By Richard Snowden

A lively atmosphere prevailed as swarms of attendees brought Sycamore’s 44th annual Pumpkin Festival to a crescendo over the weekend.

From the youthful screams emanating from the carnival on one end of State Street to the buzz of activity around the DeKalb County Courthouse lawn at the other end, the festival offered a bit of entertainment for everyone.

“I love the carnival; it’s changed a lot this year,” said Sycamore resident Lorna Eriksen as she watched her three children swing around on a ride. “It’s really nice to have good weather. We usually come out here and we’re really cold.”

At the courthouse, long lines of people filed around the colorful pumpkin displays created by local children as music from the Basically Bluegrass Band fueled the fun.

On one edge of the courthouse lawn, Sycamore Lions Club members Tom Henigan and Tom Moline sold raffle tickets from their booth.

“The proceeds from our raffle go to benefit the blind and hearing impaired,” Henigan said. “It’s been going great and the weather has just been tremendous.”

Across from the courthouse, a variety of enticing odors wafted throughout the area courtesy of several food vendors.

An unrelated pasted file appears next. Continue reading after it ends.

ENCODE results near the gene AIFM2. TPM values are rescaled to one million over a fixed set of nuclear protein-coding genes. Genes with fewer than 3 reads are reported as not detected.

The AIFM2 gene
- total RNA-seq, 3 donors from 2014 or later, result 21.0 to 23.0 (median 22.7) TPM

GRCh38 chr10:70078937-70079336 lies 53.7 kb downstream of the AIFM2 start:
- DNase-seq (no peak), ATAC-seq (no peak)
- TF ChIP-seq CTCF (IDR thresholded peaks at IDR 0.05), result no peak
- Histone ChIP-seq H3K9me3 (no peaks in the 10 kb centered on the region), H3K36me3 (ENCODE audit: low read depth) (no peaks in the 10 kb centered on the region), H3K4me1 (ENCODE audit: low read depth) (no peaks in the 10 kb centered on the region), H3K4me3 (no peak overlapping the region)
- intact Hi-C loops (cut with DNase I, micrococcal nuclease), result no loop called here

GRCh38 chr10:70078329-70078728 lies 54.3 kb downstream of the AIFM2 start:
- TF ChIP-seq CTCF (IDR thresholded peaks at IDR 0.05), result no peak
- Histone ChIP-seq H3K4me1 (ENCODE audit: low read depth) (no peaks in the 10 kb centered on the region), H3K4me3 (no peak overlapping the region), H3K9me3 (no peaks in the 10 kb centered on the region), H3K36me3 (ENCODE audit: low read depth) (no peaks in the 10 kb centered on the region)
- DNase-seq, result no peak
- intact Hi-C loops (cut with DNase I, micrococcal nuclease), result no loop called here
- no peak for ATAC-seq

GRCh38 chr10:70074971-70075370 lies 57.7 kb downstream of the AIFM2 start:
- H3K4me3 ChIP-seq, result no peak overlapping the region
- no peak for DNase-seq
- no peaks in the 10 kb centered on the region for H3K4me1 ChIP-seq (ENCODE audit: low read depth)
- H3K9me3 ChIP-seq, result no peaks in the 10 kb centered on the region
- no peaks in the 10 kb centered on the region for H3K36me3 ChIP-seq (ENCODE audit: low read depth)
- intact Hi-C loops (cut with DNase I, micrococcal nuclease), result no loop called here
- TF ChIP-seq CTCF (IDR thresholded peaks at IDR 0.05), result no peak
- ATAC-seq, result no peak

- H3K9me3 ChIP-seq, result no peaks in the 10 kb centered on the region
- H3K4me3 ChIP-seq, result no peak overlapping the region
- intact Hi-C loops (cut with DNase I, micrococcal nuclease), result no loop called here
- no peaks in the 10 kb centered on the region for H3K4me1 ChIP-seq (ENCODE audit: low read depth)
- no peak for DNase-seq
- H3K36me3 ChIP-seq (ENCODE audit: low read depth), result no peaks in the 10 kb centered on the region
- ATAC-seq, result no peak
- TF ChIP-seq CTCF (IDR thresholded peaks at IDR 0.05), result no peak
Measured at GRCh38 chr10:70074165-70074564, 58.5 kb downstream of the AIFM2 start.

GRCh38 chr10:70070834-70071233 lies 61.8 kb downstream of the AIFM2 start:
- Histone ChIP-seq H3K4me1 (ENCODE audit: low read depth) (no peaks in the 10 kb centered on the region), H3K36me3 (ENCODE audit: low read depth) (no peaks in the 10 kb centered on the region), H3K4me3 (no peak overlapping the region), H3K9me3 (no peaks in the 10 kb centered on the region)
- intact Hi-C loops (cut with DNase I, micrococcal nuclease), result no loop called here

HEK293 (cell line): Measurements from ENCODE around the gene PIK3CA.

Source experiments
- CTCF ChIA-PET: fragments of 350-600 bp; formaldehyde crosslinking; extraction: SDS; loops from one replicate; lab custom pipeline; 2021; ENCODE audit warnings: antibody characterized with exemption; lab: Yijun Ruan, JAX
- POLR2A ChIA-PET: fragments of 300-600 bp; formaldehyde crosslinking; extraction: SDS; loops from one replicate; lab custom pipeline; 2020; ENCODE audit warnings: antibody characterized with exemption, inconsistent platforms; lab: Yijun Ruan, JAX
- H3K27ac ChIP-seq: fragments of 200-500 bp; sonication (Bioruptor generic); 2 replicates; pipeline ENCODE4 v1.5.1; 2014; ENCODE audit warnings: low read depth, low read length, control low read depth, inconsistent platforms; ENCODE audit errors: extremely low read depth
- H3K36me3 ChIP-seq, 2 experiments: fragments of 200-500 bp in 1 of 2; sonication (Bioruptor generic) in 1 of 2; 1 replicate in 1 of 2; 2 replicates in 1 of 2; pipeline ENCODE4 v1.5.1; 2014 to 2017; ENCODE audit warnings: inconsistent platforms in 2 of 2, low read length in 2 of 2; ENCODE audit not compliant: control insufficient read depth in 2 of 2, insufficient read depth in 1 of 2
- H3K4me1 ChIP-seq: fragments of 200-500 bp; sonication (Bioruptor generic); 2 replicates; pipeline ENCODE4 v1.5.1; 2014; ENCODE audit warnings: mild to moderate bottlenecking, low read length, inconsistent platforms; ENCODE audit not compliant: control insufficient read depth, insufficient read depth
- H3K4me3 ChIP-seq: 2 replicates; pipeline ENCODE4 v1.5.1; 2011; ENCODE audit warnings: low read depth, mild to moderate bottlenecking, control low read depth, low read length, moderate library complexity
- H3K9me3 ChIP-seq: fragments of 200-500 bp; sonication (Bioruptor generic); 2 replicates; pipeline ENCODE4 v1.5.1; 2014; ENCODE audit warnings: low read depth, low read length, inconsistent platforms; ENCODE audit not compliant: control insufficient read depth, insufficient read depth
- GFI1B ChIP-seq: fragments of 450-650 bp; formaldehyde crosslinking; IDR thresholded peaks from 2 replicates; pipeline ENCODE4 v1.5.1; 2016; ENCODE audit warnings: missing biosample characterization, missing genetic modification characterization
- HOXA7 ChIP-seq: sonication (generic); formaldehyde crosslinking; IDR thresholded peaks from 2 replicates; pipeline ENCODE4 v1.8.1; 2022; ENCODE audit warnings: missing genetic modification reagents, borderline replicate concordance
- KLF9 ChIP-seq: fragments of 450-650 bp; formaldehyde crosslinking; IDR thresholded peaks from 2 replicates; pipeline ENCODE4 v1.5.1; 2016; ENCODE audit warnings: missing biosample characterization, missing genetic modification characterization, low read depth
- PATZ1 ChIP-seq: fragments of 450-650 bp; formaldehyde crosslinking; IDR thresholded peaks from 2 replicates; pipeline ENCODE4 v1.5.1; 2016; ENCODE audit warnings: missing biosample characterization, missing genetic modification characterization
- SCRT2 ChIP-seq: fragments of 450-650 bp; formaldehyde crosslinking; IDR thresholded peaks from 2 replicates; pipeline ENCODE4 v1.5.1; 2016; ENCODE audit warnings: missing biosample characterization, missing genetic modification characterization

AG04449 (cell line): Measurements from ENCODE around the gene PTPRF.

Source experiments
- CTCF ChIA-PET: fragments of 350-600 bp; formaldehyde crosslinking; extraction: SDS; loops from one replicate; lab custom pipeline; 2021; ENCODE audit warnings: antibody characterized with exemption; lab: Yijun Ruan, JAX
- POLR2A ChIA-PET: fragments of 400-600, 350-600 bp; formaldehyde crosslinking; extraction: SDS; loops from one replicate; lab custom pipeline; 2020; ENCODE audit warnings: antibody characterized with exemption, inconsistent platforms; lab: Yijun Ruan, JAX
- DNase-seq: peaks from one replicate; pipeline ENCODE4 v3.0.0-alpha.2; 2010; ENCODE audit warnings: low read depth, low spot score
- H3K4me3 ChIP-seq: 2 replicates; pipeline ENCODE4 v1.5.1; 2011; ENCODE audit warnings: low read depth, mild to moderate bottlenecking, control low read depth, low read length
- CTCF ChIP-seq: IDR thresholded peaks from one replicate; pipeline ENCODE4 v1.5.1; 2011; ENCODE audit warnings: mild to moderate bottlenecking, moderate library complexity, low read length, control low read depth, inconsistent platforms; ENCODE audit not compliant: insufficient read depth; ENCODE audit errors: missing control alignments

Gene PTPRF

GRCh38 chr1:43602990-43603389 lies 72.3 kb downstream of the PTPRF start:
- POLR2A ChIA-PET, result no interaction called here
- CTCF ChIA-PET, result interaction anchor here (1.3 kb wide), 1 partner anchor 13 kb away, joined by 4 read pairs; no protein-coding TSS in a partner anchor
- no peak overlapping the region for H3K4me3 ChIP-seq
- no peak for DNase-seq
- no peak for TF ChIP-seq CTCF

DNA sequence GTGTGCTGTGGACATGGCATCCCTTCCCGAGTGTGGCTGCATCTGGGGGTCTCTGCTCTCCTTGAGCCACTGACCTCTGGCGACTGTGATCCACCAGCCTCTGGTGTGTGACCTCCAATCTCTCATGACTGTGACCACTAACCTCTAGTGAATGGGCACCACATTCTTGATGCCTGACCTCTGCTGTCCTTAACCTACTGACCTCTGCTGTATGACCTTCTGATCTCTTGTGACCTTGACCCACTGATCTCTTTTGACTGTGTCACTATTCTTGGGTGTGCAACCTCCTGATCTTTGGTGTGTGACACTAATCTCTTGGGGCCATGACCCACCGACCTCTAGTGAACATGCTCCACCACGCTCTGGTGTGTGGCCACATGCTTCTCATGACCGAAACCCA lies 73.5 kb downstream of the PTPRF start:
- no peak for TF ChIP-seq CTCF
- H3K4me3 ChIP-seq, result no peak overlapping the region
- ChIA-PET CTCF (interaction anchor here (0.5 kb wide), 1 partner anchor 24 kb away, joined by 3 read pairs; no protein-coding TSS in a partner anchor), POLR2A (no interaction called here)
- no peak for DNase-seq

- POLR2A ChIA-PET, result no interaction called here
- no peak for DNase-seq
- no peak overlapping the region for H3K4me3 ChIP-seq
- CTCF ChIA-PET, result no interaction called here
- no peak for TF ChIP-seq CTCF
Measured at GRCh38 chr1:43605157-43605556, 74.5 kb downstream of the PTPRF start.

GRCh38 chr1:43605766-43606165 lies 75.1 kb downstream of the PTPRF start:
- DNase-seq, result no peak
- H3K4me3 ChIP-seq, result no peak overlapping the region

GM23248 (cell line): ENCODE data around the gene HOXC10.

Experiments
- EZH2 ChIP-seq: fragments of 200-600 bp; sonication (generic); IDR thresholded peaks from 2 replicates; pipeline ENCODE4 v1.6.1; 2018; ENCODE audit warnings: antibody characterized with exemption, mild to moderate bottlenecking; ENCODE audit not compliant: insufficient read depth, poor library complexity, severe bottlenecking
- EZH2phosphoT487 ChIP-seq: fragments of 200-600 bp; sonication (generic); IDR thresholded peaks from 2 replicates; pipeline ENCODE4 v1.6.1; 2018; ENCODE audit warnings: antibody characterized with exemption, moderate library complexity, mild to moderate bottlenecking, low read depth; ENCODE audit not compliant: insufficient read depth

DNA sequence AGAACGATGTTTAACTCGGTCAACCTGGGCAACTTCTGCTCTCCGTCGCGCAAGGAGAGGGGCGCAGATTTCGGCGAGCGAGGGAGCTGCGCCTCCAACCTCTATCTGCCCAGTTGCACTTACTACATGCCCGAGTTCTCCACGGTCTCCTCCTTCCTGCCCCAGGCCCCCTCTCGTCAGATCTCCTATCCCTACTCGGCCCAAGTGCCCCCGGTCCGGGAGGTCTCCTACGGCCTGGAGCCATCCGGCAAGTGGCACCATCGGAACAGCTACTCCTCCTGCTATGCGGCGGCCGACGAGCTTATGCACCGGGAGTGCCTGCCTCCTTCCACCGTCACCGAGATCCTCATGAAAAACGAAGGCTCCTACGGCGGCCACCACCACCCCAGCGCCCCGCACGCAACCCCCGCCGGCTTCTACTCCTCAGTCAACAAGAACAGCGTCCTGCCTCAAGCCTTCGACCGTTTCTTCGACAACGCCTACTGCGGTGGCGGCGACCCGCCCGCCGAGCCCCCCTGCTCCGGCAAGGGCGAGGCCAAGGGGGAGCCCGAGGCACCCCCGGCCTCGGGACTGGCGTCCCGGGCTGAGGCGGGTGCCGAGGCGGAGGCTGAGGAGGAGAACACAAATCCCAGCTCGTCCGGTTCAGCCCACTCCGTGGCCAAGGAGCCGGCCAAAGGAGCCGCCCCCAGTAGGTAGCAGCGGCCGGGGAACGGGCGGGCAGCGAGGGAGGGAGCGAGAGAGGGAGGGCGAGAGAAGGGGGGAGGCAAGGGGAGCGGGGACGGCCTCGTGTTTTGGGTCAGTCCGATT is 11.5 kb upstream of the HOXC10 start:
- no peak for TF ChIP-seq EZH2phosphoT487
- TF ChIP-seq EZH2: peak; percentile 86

At one of the food booths, the Kishwaukees, a local barbershop chorus, sold deep-fried, cinnamon-coated pastries called elephant ears to festival attendees.

“We’re a non-profit group, so we do this to support our chorus,” said Rochelle resident Al Terry, a member of the Kishwaukees. “We’ve been doing this for a number of years.”

Businesses up and down State Street were alive with activity. “Business has been excellent,” said Scott Prutton, owner of Mojo Brew Company, 322 W. State St. “Our sales have probably increased tenfold. I wish Pumpkinfest was every week of the year.”

Marcia Elliott, owner of Made Just For You Handcrafted Gifts, 338 W. State St., said she also was quite busy.

“We haven’t had much chance to participate in Pumpkinfest ourselves since business has been so good,” Elliott said. “We’ll get to see the parade go past our window, but that’s about the only thing we’ll get to do.”

Sycamore High School hosted the Antique, Craft & Flea Market, another event that drew large crowds. Many local craft vendors were on hand, while some came from far away. That’s not surprising, considering the festival usually draws about 100,000 people. But Ecuador?

Julian Chancoso came from Cotacache, an Incan village in the Andes Mountains of Ecuador, to sell native crafts, clothing and CDs of traditional Inca flute music at the market.

“We try to make beautiful items to show to the people,” Chancoso said. “The people like the handmade items, and things have been going very well.”

The craft display represented one part of a family business, Chancoso said.